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Easter Full Moon and Stargazing: Astronomy Highlights in April - Guide

Easter Full Moon and Stargazing: Astronomy Highlights in April – Guide

The first full moon of spring is also the “real” Easter moon this year!

Because: It is Easter Eve in Heaven. Professor Thomas W. Krupp, Astrophysicist and Director Hamburg Planetariumexplains what the moon has to do with Easter and why it shines with what is called the light of the earth at the end of the month.

In April, the moon completes a full light cycle from new moon to new moon. On April 16, he reached the site of the full moon.

“It’s the first full moon of spring,” says Professor Thomas W. Kraube. “Christian Easter is traditionally celebrated on the Sunday following it. This goes back to New Testament traditions about the resurrection of Jesus. So we are witnessing the Easter moon – which appropriately falls on the Saturday before Easter this year.”

Last year, the Easter moon occurred in March – shortly after the equinox and the change of seasons. This time the moon was in full moon setting in March two days before the astrological start of spring and farewell to winter.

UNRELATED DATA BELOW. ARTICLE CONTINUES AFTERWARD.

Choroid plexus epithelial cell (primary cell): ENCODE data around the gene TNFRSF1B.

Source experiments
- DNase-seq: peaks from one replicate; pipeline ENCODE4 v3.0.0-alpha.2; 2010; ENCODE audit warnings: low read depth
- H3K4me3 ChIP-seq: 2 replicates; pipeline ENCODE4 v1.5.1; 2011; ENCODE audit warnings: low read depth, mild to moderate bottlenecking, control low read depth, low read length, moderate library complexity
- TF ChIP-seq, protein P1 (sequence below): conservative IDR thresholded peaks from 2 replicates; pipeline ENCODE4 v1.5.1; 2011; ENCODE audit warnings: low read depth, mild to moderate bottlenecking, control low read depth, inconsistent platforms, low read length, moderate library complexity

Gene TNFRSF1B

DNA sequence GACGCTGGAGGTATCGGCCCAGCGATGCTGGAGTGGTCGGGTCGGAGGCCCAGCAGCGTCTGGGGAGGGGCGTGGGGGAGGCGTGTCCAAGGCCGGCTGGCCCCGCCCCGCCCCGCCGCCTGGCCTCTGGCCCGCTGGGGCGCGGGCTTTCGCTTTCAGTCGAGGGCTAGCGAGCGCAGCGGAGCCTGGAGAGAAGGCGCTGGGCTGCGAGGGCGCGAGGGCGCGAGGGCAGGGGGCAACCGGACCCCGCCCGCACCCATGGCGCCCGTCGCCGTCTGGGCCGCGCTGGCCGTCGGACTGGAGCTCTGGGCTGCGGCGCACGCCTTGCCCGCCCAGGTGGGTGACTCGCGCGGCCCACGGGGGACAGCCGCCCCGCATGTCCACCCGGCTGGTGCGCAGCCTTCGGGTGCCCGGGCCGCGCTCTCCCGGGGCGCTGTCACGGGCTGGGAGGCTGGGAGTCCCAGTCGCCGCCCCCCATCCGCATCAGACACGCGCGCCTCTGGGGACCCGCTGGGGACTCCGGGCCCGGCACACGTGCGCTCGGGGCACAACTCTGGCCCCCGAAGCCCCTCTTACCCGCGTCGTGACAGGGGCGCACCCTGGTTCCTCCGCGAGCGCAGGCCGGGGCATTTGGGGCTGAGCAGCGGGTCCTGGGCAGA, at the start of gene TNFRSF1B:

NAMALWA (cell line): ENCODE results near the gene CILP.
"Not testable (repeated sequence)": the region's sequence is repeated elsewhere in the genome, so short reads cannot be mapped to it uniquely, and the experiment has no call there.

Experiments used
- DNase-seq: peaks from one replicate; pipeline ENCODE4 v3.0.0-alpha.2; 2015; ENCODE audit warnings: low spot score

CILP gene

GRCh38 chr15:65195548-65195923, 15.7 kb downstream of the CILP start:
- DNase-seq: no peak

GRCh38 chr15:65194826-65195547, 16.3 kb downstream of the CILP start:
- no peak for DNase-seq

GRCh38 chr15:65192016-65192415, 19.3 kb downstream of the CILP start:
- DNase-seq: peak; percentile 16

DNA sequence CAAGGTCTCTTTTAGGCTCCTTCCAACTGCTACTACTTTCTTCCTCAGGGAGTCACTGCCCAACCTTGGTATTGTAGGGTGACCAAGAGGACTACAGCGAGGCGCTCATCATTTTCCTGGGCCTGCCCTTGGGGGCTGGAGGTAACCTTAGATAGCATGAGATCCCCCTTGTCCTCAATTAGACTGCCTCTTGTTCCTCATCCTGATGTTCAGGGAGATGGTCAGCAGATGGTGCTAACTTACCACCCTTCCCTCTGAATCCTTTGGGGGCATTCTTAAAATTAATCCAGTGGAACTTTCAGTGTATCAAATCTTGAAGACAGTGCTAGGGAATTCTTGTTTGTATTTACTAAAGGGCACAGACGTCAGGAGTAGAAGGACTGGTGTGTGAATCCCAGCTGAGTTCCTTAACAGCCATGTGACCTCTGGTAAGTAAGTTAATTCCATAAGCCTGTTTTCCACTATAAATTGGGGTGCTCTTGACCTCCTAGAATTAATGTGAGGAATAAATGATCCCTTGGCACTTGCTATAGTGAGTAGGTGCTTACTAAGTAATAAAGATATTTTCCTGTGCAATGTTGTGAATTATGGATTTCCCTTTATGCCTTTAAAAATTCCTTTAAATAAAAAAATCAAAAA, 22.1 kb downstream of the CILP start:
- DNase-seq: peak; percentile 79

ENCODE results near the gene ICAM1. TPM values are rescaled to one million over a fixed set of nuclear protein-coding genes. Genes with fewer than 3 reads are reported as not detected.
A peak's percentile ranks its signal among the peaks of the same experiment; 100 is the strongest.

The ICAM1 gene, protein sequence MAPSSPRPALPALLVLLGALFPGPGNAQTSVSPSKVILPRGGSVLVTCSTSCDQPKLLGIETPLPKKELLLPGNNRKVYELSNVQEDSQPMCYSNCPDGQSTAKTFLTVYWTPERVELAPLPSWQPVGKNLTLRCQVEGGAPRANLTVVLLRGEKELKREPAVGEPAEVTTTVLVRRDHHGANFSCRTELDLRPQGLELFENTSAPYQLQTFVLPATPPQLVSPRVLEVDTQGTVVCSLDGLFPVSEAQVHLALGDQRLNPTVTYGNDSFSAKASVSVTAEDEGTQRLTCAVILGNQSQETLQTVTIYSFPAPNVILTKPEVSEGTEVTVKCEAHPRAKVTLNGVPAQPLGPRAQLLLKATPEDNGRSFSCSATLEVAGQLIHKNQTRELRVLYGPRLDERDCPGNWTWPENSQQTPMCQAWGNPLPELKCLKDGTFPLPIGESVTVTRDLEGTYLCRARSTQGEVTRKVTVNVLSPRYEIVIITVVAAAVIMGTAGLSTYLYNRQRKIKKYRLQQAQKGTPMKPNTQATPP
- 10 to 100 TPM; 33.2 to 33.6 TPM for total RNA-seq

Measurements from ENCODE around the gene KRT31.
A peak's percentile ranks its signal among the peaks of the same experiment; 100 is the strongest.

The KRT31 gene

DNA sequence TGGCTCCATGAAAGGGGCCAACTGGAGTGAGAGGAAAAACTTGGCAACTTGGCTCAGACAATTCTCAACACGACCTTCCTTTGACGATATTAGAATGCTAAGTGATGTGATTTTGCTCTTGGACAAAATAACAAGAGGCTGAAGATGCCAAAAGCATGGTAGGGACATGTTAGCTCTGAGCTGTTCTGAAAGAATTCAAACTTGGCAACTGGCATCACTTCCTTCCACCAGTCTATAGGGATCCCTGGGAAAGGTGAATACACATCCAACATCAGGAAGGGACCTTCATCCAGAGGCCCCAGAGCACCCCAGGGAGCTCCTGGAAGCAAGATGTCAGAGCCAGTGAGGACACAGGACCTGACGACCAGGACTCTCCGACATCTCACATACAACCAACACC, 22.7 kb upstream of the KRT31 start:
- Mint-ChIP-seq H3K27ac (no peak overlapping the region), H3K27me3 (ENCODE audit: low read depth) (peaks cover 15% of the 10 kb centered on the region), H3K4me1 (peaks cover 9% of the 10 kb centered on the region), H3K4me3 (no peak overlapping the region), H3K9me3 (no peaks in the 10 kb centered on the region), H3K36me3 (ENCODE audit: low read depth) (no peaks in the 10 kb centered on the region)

Also, the date of Easter 2022 falls on April 17. This brings us quite close to the last possible date for the Christian holiday of April 25th.

More Astronomy Highlights in April

In addition to the Easter full moon, the April sky has other sights in store:

▶ ︎ Including beautiful trackers for the Lyrid meteor shower.

Meteor shower activity usually begins on April 16 and lasts until April 25. Unfortunately, meteorite rates are relatively low during this period – but on the night of April 22-23, the meteor shower reaches its maximum extent.

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▶ ︎ If you are not lucky enough to spot a shooting star, pay attention to the moon again on April 26 and 27. On a clear evening, the unlit part of the moon glows an ash gray.

Professor Thomas W. Kraube explains: “The ‘Earth Glow’ or ‘Da Vinci’s glow’ comes from sunlight that our Earth reflects back to the Moon.” “As seen from the side of the moon facing us, the fully lit Earth stands in the sky near the new moon and lights up the moonlit night. Much like how it is with us at a full moon.”